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J Androl. 2006 May-Jun;27(3):414-20. Epub 2006 Feb 10.

Sperm nuclear histone to protamine ratio in fertile and infertile men: evidence of heterogeneous subpopulations of spermatozoa in the ejaculate.

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1
St Mary's Hospital, 3830 Lacombe Ave, Montreal, Quebec, Canada H3T 1M5.

Abstract

Sperm protamine deficiency is observed in a subset of infertile men, suggesting that the relative histone to protamine ratio may be altered in the spermatozoa of these men. We measured the ratio of nuclear histones to protamines in the spermatozoa of fertile (n = 10) and infertile men (n = 20). Sperm nuclear proteins were extracted and subsequently separated by acid-urea (AU) polyacrylamide gel electrophoresis. The relative histone (H2B) to protamine (PRM1 + PRM2) and PRM1 to PRM2 ratios were estimated by densitometric analysis of the AU gels. Immunoblotting experiments (using H2B, PRM1, and PRM2 antibodies) were conducted to confirm the specificity of the bands. The pattern and intensity of H2B staining in human spermatozoa was assessed by immunocytochemistry. Sperm samples from the infertile men in this study had a significantly higher proportion of histone H2B to protamine (PRM1 + PRM2) than did samples from the fertile men in this study (0.38 vs 0.08, P < .001). Immunocytochemistry experiments demonstrated a punctuated staining pattern (with strong, intermediate, or weak H2B staining intensity) throughout the sperm head. Infertile men had a higher proportion of spermatozoa exhibiting strong and intermediate staining than did samples from fertile men. These findings suggest that infertile men possess a higher proportion of spermatozoa with an increased histone to protamine ratio than fertile controls.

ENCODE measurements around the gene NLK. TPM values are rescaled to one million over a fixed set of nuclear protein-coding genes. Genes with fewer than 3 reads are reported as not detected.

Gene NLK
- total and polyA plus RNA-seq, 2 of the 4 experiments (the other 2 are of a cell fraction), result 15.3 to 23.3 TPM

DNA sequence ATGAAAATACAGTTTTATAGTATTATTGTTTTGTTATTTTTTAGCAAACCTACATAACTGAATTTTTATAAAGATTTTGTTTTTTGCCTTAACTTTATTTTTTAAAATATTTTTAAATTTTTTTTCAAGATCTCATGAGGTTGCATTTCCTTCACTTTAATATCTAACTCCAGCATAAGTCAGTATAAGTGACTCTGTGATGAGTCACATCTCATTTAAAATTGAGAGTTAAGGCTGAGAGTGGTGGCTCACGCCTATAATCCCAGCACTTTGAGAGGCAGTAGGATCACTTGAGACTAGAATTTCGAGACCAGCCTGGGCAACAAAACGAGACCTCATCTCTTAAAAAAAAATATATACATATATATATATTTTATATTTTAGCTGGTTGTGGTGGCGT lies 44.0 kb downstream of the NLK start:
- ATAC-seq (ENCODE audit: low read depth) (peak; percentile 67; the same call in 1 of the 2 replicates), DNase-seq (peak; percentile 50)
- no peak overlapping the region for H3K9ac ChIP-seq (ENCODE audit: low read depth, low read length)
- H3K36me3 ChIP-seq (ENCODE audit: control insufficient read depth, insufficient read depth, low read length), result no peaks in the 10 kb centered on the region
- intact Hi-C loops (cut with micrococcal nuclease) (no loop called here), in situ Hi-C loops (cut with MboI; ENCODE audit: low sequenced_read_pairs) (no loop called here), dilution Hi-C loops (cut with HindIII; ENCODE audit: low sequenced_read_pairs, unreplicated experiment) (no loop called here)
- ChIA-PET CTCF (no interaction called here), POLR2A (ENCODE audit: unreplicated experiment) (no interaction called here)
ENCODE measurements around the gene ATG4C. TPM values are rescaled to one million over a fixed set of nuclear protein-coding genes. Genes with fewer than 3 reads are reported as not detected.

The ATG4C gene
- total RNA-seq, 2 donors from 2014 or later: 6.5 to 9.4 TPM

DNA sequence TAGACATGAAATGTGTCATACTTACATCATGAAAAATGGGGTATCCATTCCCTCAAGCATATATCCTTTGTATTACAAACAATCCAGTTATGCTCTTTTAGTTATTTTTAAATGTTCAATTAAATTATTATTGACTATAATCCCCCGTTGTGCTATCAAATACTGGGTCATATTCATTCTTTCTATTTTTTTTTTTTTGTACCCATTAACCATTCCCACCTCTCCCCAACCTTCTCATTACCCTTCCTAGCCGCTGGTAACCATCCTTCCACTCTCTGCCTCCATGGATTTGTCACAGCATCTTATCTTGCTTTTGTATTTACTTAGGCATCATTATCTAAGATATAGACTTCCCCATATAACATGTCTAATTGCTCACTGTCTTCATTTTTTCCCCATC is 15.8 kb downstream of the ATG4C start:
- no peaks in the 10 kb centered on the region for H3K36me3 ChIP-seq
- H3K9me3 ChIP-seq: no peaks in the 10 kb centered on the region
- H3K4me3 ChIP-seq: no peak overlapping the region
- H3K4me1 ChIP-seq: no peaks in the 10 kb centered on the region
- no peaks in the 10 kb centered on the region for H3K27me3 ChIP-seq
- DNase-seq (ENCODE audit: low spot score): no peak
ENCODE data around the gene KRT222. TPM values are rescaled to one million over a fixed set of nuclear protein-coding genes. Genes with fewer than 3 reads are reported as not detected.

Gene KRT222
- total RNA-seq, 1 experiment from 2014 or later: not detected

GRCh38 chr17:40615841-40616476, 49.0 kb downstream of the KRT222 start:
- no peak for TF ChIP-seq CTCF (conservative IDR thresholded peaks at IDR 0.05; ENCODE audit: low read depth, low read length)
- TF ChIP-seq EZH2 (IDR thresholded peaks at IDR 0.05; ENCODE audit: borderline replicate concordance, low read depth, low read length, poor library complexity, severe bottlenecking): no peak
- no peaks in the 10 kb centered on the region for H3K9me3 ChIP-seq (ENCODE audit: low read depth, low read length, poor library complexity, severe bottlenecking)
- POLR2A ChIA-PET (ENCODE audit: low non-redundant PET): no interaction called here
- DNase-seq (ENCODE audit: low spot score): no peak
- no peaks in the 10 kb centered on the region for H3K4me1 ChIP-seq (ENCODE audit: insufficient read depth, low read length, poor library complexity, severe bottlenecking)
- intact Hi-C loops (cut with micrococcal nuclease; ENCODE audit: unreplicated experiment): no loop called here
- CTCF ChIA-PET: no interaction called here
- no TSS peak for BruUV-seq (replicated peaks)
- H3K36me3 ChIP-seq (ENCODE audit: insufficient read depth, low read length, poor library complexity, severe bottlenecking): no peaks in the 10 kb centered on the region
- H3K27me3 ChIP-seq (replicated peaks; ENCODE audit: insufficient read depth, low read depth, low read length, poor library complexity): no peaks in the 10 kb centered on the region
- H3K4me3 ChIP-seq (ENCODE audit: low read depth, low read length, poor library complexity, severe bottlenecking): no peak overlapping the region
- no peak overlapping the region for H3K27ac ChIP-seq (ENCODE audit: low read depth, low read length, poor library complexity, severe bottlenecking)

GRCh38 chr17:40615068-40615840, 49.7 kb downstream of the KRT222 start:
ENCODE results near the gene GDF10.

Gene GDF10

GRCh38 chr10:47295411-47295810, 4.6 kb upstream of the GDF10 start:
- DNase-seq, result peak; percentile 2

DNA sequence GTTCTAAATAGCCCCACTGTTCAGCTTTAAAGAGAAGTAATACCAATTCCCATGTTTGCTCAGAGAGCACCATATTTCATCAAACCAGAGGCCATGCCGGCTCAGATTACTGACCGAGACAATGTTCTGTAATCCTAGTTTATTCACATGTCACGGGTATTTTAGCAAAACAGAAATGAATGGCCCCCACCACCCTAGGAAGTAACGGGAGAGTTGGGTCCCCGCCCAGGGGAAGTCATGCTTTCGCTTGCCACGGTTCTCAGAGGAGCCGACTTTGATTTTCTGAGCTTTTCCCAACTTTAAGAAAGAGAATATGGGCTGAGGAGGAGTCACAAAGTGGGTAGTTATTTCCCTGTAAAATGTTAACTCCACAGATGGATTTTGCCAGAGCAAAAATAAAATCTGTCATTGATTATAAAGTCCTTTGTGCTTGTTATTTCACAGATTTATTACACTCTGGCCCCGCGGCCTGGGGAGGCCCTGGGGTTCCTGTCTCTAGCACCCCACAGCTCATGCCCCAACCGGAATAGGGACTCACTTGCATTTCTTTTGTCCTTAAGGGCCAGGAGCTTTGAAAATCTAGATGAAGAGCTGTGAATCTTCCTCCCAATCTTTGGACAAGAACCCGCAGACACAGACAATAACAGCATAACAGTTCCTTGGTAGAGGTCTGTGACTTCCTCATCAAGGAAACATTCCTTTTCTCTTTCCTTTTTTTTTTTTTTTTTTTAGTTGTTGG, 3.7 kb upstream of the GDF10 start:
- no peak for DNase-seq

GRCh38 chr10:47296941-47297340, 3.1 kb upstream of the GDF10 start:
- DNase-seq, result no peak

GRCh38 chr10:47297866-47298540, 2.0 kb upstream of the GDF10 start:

PMID:
16474017
DOI:
10.2164/jandrol.05171
[Indexed for MEDLINE]
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